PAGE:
Most diets are deficient in nutrients that are required by the adrenals. These include B-complex vitamins, vitamins A, C and E, manganese, zinc, chromium, selenium and other and other trace elements. The majority of cheap supermarket food in today's consumer society is grown in depleted soils. Further processing and refining reduces nutrients even more. Bad habits like eating in the car or while on the run can further diminish the value derived from food. Also, allergic reactions to foods such as wheat and dairy products can damage the intestines and reduce the absorption of nutrients. 
Toxic metals and chemicals can also contribute to adrenal burnout; as exposure to a multitude of chemicals in the air, water and food is becoming increasingly prevalent in today's society. Dental materials; skin contact with chemicals; over-the-counter and prescribed medications are also conducive to the body's toxic load. 
Toxins can be generated within the body due to impaired digestion. When food is not properly digested, it either ferments or rots in the intestines, producing many harmful substances that are absorbed back into the body.

Chronic infections can also purvey to the toxic load. For many, the elimination organs refrain from functioning at optimal levels; resulting in a build up of toxic substances within the body; leading to adrenal burnout and many other health conditions. 
Many stimulants such as caffeine, sugar and alcohol can damage the adrenals as they incite the glands into action. Less obvious stimulants can include anger, rage, arguing, hatred, loud music, the news and movies full of suspense; vigorous exercise, sexual preoccupations and the use of stimulants. Artificial stimulants can appear alluring in the midst of fatigue, providing a temporary energy surge or buzz. It is an appeal of the drug culture, both legal and recreational.

Unhealthy responses to stress such as worrying, becoming angry or afraid can induce a burnout. Particularly high strung, nervous individuals and those with very active minds are especially prone to adrenal burnout. Unfortunately, many with adrenal burnout function on anger and resentment. These act as adrenal stimulants, providing a negative energy with which to function. 
Secondary to adrenal exhaustion are glandular imbalances, hyperthyroidism and more often hypothyroidism. The adrenal glands produce estrogens and progesterone, the main source of hormones post-menopause. Premenstrual syndrome and hot flushes are also indicative to weakened adrenal glands. 
The side effects of adrenal burnout can be depression and apathy to friends, family and work. Anxiety and Irritability can also occur, as the inability to handle even minor stresses confounds. Compulsiveness and OCD are also associated; precipitating addictions of excessive exercise, sex, loud music or other forms of excitement. The unconscious goal is always the same, to stimulate the adrenals into activity.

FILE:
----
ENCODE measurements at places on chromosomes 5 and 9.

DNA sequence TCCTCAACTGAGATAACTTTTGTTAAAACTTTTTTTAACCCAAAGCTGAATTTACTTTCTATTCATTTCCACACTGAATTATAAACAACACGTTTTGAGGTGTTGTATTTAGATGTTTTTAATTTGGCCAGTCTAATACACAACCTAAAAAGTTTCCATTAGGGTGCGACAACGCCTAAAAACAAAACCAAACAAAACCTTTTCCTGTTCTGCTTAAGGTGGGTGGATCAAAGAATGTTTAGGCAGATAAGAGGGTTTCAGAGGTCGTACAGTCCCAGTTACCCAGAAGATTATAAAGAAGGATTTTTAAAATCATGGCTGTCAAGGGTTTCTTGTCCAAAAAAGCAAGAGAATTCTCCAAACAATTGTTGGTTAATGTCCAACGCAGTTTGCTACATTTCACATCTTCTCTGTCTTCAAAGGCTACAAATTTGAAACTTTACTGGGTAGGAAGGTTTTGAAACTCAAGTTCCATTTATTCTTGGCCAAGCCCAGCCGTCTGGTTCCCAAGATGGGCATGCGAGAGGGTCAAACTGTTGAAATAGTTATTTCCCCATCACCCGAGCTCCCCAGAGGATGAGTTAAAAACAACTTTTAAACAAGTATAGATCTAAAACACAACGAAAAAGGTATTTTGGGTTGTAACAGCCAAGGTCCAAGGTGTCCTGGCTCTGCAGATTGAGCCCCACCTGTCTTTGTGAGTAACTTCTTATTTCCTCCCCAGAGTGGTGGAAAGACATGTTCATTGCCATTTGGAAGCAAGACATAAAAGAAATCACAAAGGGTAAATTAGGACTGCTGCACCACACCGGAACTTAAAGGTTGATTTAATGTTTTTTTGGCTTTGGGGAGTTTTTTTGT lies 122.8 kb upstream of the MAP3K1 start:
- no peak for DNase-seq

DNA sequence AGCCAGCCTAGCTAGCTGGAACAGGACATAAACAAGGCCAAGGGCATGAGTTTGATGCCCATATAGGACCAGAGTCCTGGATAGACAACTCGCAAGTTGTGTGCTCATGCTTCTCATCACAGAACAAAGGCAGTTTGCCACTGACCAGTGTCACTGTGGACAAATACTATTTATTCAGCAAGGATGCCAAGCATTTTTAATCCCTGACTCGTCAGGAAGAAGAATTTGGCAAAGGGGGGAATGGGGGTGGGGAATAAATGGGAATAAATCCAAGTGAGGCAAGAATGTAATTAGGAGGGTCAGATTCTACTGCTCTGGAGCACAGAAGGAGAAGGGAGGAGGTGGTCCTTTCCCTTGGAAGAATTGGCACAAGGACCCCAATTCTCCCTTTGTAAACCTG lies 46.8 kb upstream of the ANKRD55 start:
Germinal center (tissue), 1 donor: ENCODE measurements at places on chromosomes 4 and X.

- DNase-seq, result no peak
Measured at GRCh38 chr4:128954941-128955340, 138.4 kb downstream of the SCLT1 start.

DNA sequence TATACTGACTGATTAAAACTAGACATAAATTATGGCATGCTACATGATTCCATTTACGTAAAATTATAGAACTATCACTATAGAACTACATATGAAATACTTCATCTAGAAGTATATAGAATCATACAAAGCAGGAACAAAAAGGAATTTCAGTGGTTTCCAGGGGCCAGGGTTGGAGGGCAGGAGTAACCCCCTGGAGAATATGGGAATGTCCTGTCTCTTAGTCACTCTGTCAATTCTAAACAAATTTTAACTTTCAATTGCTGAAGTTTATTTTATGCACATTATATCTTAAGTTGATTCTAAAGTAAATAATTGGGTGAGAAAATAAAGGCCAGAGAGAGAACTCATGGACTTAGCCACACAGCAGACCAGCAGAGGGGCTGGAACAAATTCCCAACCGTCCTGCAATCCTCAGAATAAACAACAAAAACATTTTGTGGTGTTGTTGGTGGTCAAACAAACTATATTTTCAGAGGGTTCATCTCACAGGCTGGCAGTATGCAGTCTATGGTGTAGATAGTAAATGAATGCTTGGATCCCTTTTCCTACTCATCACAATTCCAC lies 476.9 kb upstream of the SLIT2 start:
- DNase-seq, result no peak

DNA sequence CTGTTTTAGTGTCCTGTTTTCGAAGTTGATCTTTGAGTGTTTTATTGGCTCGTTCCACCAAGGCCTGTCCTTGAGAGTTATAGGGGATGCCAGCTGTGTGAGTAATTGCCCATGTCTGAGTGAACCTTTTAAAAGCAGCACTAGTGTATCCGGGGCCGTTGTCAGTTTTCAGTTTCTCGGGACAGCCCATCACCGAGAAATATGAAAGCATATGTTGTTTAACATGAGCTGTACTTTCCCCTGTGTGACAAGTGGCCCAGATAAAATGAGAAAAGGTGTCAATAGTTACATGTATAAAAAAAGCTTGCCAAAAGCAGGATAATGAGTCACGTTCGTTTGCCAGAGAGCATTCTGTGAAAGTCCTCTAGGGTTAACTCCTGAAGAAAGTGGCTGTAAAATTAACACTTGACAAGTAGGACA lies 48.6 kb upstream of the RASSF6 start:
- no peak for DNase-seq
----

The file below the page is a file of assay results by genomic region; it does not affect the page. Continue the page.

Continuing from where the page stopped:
When the adrenals are weak, copper builds up in the body. Elevated copper enhances emotions. Panic attacks, bipolar disorder, mood swings and schizophrenia are related to copper imbalance. As energy levels decline, other toxic metals build up as well. Mercury, cadmium, lead, arsenic, beryllium and others contribute to hundreds of physical and emotional symptoms. Elevated copper and low zinc levels can impair the immune system and chronic infections can occur. The stage is also set for the development of degenerative conditions such as Cancer, heart disease, Parkinson's and Alzheimer's diseases are end-stage results of toxic accumulation and energy depletion

The condition can be classed as psychological as stress engenders the burnout which in turn affects the emotions and behaviour. But, burnout is biochemical as recovery involves improving emotions and dealing with psychological issues. However, it also involves rebuilding body chemistry because it is a physical condition as well. 
Adrenal burnout is more prevalent with women than men; mainly due to lifestyle changes and sluggish oxidisation rates. However it is just as common in men. Many children are also born with weak adrenals due to their parents nutritional deficiencies. Minimal brain dysfunction, chronic ear or other infections, crib death, failure to thrive, ADHD and anti-social behaviour may all be symptoms of burnout in children. 
Burnout can occur in all groups in society, regardless of occupation, income or educational level. It is recognised that many homeless people are victims of burnout. Accounting for why they may give up hope or be incapable of holding a job or supporting a home. Burnout affects every area of life; family, work and relationships; apathy everyone and everything. Friends, family and employers are often unaware of the condition, which can exacerbate the situation.